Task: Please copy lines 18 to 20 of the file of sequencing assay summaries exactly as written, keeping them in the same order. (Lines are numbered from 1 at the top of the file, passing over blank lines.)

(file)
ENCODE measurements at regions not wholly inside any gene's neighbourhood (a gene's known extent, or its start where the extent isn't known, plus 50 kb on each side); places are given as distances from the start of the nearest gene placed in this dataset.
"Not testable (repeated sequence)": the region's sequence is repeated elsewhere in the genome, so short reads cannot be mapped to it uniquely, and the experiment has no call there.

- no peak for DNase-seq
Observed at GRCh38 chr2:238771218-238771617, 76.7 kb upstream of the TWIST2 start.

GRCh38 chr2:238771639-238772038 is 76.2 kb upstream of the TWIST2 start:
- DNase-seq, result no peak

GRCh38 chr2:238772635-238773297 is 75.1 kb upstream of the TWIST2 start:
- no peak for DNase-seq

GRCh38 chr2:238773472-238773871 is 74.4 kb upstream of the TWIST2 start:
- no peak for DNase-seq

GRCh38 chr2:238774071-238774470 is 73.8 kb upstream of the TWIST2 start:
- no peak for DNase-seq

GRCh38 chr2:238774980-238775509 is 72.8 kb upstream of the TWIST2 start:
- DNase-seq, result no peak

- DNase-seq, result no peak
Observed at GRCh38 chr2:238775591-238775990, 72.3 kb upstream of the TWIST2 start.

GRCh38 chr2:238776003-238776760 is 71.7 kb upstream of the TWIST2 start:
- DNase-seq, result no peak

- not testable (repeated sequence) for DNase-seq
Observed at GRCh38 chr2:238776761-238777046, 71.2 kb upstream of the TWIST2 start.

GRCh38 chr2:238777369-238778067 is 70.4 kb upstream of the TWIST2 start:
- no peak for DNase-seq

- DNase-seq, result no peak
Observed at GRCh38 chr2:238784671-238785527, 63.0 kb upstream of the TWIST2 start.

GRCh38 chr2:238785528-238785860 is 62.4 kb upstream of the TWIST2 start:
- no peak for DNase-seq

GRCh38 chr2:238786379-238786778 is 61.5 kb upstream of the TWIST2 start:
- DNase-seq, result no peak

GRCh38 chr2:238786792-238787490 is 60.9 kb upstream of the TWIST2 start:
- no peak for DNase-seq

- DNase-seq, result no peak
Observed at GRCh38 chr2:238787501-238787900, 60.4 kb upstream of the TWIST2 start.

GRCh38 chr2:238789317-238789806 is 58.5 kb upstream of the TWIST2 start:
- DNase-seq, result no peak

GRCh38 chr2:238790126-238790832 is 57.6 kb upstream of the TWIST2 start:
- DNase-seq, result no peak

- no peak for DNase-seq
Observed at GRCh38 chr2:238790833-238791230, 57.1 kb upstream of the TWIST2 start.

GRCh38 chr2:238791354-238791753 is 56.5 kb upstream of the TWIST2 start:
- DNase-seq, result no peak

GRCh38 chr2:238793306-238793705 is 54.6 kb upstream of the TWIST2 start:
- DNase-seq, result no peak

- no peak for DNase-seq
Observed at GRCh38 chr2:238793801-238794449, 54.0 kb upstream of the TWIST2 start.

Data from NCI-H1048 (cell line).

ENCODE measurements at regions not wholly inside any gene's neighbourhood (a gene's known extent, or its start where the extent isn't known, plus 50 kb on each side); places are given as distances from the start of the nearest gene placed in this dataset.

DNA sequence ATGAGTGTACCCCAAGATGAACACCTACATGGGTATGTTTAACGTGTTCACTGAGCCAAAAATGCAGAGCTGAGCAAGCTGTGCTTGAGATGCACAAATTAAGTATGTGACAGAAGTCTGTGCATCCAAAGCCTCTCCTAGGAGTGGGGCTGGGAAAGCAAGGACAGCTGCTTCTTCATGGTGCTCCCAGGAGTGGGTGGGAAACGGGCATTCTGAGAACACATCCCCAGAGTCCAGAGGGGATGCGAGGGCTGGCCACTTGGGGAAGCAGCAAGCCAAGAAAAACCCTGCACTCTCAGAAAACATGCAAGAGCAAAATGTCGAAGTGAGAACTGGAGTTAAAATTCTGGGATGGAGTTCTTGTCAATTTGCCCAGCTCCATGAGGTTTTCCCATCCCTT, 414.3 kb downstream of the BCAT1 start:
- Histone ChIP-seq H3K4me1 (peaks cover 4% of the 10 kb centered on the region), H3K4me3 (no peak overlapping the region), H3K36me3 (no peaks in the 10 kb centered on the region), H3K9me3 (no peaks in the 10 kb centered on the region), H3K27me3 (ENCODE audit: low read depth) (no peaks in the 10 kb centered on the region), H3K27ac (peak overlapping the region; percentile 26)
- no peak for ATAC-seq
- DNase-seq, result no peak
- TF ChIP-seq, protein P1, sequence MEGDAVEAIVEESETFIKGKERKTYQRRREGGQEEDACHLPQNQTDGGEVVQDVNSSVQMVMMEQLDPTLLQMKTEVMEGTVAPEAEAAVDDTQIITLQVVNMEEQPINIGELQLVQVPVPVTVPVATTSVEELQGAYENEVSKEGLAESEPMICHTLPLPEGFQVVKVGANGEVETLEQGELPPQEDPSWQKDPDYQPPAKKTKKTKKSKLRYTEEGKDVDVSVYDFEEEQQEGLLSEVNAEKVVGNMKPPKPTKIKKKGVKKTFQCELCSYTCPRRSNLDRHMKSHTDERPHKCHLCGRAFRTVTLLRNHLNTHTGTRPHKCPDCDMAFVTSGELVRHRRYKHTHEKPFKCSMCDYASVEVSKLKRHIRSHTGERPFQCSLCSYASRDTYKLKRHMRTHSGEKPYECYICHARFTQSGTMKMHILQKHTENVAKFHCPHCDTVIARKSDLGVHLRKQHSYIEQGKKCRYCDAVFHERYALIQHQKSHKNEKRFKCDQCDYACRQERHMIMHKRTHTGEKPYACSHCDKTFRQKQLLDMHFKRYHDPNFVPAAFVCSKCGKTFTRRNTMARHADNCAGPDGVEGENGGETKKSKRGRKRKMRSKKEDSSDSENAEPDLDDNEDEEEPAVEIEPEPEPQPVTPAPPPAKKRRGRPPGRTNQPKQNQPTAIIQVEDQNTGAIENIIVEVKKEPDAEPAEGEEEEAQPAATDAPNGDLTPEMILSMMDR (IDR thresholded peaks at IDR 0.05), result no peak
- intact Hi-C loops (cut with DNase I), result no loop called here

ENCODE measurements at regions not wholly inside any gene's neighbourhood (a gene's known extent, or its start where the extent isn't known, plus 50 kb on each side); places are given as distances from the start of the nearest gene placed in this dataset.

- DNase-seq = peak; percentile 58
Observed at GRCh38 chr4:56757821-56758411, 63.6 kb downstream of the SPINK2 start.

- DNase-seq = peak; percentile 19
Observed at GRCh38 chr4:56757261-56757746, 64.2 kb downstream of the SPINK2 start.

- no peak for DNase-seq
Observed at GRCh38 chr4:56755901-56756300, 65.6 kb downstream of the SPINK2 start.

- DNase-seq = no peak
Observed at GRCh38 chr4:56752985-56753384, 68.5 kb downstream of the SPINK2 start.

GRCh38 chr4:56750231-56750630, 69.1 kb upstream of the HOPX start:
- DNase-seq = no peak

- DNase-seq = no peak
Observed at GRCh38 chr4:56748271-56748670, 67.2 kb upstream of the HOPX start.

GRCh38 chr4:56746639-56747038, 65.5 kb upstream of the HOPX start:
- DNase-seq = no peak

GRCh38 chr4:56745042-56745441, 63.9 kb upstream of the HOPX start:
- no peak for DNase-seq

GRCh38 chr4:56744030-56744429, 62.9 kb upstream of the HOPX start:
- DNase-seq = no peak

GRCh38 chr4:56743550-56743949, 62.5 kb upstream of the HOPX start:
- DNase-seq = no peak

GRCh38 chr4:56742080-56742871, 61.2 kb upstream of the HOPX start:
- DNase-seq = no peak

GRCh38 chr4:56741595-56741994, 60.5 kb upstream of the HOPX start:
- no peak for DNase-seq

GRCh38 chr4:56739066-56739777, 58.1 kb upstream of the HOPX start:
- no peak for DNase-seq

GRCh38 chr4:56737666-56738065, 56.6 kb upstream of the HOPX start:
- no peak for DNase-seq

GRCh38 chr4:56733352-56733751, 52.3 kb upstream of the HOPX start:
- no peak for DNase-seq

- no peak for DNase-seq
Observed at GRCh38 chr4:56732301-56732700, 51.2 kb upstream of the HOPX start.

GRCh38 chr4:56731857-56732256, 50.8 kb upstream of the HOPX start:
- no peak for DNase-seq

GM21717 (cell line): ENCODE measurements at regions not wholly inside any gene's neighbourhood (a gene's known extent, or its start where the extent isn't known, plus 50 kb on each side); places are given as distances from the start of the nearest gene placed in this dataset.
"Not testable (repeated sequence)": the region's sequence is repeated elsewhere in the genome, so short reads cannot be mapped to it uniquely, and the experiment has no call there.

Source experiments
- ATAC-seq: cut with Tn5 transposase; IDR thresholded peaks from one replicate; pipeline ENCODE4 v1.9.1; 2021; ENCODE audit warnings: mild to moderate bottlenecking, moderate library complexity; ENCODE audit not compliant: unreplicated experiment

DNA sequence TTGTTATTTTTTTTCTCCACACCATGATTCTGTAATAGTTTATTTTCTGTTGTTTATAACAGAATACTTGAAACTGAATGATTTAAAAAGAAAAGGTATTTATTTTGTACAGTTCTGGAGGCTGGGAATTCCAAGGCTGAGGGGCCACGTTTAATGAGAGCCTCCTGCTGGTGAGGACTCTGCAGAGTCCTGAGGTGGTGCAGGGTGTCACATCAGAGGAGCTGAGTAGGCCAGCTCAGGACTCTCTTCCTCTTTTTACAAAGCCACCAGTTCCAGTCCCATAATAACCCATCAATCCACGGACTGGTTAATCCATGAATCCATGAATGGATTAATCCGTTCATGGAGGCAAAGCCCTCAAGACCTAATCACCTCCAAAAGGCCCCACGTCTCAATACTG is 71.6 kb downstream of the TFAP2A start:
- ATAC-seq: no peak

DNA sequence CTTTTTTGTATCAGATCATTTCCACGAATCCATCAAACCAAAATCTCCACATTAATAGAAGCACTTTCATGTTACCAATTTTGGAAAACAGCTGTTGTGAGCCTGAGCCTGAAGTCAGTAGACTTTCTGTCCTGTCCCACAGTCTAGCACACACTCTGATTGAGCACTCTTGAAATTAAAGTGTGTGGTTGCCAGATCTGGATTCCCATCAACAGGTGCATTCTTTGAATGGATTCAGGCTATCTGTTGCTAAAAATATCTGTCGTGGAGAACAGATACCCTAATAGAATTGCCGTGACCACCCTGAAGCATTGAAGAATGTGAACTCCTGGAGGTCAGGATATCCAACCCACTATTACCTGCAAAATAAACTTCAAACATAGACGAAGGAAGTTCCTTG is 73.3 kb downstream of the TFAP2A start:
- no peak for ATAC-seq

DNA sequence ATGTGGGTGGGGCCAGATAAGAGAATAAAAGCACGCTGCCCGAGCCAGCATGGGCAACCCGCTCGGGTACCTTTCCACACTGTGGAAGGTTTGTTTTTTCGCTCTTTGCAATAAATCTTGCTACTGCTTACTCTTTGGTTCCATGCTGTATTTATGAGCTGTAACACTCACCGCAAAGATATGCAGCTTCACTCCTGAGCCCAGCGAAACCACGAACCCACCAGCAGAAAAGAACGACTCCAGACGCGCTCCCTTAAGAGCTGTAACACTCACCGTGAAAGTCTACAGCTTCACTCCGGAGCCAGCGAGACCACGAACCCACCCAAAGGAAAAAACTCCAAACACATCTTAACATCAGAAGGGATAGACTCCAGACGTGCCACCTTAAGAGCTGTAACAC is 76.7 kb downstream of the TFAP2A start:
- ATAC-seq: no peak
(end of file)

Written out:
- DNase-seq, result no peak

- not testable (repeated sequence) for DNase-seq
Observed at GRCh38 chr2:238776761-238777046, 71.2 kb upstream of the TWIST2 start.